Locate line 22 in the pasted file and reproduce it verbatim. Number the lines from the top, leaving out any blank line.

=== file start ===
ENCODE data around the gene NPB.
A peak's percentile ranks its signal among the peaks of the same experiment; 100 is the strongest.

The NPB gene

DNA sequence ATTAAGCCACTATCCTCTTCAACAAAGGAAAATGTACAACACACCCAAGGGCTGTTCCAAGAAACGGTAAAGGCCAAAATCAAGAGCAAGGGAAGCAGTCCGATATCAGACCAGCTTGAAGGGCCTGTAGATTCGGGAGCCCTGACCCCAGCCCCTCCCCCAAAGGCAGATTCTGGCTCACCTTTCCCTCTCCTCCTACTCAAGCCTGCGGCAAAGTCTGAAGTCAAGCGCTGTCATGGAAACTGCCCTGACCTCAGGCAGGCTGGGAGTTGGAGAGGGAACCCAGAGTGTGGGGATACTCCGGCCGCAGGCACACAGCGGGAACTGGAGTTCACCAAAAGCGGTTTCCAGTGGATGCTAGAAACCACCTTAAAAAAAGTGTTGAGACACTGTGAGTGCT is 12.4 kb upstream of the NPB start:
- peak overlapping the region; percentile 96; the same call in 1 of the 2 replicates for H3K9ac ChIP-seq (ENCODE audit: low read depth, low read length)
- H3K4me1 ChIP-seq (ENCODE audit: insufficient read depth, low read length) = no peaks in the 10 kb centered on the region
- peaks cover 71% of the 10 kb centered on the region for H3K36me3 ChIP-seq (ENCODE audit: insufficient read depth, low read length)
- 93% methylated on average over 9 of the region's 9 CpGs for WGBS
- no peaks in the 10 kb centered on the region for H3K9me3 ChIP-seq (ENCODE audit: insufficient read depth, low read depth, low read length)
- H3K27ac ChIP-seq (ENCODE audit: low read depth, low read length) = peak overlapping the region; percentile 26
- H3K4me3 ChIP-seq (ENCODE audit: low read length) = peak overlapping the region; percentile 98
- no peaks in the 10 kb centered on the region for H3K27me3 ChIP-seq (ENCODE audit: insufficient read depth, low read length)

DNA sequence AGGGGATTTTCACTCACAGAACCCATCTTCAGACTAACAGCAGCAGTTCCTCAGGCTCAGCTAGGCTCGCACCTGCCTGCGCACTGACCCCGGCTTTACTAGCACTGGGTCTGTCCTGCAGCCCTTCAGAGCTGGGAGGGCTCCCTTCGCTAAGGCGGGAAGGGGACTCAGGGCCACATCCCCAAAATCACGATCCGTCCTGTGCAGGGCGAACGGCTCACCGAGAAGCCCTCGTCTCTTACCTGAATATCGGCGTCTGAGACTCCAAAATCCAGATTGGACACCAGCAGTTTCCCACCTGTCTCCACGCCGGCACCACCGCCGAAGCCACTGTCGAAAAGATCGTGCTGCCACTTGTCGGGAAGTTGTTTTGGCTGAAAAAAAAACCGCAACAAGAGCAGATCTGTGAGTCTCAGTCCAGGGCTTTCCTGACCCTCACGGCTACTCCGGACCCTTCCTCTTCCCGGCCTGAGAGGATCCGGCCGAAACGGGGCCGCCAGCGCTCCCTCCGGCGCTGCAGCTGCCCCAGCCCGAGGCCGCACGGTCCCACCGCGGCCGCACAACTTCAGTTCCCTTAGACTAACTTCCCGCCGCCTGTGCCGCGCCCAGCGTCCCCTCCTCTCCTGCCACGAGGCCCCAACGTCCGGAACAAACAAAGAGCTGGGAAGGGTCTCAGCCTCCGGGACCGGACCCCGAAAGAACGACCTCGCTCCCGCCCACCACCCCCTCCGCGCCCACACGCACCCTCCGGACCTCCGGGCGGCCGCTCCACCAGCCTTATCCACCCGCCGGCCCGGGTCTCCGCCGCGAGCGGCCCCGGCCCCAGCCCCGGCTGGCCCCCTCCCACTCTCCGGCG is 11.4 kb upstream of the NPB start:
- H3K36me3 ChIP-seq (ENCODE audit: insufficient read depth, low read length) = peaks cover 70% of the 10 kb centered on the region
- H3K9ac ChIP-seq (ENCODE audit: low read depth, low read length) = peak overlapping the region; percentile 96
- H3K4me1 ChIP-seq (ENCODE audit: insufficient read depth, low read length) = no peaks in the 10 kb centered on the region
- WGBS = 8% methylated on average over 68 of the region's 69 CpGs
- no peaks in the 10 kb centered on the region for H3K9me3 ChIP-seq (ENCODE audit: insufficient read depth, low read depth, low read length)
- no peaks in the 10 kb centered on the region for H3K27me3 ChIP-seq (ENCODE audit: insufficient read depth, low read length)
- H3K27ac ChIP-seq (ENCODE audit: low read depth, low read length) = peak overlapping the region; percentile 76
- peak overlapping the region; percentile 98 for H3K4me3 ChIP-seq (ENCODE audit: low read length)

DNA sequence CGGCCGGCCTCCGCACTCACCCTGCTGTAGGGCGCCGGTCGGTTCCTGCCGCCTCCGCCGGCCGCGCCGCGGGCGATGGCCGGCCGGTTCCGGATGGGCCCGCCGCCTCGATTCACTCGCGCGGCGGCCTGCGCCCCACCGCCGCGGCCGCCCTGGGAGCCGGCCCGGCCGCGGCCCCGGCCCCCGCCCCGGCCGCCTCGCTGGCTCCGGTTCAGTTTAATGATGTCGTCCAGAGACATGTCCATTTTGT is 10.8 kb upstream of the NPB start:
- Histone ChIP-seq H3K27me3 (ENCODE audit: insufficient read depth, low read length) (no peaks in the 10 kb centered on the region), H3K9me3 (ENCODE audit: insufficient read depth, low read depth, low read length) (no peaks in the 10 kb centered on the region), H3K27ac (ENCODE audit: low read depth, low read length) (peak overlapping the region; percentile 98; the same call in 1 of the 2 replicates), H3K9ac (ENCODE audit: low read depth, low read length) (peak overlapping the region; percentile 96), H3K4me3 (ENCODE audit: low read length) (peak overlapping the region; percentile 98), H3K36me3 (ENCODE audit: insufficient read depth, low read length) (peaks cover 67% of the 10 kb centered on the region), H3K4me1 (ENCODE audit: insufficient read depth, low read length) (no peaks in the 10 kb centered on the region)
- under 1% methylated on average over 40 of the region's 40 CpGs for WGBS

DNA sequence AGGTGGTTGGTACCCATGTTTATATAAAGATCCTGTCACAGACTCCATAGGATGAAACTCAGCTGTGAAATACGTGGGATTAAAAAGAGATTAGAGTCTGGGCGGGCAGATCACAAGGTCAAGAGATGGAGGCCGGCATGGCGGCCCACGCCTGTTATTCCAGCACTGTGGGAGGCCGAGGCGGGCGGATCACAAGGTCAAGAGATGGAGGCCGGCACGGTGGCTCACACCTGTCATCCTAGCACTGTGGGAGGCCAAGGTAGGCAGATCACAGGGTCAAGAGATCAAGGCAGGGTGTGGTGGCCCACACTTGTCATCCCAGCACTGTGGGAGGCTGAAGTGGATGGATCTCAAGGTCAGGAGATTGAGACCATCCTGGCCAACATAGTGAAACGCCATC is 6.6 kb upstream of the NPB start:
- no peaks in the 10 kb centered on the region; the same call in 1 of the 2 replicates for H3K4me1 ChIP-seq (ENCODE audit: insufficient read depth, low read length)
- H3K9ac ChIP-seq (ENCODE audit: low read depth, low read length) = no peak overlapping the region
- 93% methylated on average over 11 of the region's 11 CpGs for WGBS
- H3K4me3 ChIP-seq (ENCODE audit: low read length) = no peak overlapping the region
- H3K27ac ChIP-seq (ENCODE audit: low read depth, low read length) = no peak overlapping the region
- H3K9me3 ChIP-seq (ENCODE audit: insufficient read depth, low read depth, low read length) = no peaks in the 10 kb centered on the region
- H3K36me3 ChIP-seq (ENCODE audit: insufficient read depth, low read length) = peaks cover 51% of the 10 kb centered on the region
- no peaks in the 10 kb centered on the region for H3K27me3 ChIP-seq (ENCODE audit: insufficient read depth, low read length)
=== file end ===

DNA sequence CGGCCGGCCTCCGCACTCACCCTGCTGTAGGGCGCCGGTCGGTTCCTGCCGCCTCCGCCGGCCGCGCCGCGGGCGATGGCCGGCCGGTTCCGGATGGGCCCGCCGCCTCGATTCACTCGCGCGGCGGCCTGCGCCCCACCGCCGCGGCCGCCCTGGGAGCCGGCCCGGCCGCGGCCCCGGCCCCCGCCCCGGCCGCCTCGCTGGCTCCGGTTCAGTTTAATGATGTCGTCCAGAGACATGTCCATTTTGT is 10.8 kb upstream of the NPB start: